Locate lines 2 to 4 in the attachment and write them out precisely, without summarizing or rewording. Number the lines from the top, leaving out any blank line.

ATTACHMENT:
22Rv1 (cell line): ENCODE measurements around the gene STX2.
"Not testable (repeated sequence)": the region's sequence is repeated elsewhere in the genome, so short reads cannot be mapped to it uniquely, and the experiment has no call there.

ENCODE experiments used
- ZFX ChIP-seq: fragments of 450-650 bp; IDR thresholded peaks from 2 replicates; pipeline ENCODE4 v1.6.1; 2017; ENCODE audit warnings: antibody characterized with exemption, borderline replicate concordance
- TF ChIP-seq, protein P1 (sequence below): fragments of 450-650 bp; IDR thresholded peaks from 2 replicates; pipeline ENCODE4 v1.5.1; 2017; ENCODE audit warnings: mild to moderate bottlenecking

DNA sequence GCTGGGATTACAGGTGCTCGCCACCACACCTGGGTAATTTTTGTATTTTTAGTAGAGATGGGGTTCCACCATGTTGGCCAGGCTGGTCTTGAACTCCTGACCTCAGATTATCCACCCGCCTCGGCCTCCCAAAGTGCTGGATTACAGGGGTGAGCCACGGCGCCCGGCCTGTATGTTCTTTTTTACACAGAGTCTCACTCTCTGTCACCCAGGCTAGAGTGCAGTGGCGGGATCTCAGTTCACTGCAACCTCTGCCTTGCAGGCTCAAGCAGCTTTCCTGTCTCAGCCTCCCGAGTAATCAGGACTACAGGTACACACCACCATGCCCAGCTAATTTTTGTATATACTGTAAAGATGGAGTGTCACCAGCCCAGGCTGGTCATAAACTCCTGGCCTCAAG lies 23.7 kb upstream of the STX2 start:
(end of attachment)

"Not testable (repeated sequence)": the region's sequence is repeated elsewhere in the genome, so short reads cannot be mapped to it uniquely, and the experiment has no call there.

ENCODE experiments used
- ZFX ChIP-seq: fragments of 450-650 bp; IDR thresholded peaks from 2 replicates; pipeline ENCODE4 v1.6.1; 2017; ENCODE audit warnings: antibody characterized with exemption, borderline replicate concordance